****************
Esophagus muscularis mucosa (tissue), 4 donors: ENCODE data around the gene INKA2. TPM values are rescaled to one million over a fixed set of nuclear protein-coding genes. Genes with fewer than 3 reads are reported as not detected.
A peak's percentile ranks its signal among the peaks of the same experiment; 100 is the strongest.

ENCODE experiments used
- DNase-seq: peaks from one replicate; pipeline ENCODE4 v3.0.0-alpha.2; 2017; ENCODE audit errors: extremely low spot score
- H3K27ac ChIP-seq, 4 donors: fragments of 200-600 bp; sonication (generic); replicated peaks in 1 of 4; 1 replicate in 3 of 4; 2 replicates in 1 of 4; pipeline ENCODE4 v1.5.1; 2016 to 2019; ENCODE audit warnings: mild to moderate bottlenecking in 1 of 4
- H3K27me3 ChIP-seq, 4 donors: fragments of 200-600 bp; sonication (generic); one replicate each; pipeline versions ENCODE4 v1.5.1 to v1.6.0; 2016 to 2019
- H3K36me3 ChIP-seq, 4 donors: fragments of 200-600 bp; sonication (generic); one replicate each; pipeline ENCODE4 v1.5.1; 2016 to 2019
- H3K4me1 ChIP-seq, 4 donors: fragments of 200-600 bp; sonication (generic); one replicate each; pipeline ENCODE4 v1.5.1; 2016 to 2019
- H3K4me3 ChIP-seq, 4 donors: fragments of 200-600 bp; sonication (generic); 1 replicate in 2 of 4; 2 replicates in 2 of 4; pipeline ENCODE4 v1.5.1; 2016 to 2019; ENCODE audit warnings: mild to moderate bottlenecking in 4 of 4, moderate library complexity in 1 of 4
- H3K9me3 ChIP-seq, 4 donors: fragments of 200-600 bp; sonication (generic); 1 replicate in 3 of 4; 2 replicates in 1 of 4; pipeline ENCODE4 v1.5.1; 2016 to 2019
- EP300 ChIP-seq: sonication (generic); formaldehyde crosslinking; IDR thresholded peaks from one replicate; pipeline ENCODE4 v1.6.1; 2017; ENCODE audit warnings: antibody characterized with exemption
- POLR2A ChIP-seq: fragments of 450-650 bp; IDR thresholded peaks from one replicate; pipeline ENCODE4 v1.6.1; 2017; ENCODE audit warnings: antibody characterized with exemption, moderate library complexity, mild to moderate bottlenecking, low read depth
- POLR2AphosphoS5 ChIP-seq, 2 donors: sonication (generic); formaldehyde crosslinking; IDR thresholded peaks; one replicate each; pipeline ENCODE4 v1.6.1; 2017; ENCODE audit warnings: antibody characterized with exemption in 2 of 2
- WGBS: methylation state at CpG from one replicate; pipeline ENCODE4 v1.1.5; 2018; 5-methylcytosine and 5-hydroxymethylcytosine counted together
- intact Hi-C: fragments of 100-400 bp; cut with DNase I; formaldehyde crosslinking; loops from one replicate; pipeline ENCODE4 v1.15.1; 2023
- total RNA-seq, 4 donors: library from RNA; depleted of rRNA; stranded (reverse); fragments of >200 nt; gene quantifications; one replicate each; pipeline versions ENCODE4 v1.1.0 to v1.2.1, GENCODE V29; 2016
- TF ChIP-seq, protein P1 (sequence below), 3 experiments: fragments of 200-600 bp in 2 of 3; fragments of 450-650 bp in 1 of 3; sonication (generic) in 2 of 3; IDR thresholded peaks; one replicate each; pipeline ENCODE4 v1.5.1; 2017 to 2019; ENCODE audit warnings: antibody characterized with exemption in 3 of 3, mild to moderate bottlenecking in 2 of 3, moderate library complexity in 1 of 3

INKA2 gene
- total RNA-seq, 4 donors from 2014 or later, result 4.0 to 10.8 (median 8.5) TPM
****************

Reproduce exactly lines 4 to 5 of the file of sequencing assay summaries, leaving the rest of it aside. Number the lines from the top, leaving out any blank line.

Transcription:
- DNase-seq: peaks from one replicate; pipeline ENCODE4 v3.0.0-alpha.2; 2017; ENCODE audit errors: extremely low spot score
- H3K27ac ChIP-seq, 4 donors: fragments of 200-600 bp; sonication (generic); replicated peaks in 1 of 4; 1 replicate in 3 of 4; 2 replicates in 1 of 4; pipeline ENCODE4 v1.5.1; 2016 to 2019; ENCODE audit warnings: mild to moderate bottlenecking in 1 of 4